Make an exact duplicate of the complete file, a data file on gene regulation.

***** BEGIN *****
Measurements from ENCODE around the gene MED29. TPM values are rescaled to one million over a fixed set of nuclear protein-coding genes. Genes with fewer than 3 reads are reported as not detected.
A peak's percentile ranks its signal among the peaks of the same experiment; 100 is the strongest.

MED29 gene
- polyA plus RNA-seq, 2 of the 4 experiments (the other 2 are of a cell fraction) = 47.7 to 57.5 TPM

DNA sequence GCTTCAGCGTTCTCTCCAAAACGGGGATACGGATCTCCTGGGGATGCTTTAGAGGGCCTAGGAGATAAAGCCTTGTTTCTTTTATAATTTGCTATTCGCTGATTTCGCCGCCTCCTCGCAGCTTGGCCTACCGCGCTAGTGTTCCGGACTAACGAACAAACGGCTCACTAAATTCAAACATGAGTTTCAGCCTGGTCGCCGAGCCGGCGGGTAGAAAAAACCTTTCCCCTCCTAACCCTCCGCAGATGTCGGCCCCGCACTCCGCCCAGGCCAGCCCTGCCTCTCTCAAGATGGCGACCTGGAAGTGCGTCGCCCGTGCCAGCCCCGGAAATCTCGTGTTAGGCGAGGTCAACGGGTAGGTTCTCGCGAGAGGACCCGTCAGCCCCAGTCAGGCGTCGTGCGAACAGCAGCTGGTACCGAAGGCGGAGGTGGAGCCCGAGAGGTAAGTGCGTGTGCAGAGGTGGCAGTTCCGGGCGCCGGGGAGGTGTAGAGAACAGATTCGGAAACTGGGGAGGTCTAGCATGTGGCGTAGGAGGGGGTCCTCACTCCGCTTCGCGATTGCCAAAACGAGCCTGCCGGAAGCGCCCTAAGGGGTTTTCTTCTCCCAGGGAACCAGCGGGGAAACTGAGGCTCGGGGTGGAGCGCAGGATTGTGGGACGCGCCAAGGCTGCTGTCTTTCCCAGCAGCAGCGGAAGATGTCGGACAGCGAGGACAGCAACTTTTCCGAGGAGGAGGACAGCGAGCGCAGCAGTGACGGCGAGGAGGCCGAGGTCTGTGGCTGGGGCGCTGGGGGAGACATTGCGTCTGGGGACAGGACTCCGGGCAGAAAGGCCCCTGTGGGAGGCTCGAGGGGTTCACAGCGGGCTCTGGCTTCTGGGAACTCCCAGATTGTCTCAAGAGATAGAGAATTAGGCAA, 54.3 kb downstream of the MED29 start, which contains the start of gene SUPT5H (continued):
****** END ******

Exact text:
Measurements from ENCODE around the gene MED29. TPM values are rescaled to one million over a fixed set of nuclear protein-coding genes. Genes with fewer than 3 reads are reported as not detected.
A peak's percentile ranks its signal among the peaks of the same experiment; 100 is the strongest.

MED29 gene
- polyA plus RNA-seq, 2 of the 4 experiments (the other 2 are of a cell fraction) = 47.7 to 57.5 TPM

DNA sequence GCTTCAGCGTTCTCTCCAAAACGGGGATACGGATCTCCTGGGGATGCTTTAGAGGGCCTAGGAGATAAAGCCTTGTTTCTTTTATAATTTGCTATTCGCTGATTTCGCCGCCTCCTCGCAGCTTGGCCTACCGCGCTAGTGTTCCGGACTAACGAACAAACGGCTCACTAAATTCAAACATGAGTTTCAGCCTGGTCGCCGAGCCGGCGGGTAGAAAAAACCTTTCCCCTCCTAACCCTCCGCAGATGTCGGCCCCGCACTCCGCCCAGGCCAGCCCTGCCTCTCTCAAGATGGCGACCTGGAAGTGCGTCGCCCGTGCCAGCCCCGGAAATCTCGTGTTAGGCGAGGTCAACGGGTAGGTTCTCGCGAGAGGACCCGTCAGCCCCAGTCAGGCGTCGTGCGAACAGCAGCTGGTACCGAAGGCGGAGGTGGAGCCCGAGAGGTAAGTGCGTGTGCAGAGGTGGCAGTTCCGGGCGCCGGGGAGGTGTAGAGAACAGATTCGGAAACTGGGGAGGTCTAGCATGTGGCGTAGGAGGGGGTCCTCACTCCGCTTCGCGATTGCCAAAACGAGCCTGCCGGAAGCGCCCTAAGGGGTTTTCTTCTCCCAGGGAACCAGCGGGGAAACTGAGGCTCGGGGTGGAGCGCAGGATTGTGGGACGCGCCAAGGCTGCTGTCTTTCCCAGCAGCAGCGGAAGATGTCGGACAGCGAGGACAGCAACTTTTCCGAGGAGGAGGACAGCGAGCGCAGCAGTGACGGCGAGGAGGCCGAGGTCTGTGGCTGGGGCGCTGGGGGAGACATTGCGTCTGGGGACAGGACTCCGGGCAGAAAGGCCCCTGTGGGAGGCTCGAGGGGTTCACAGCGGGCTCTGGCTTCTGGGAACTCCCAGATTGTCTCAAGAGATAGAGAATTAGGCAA, 54.3 kb downstream of the MED29 start, which contains the start of gene SUPT5H (continued):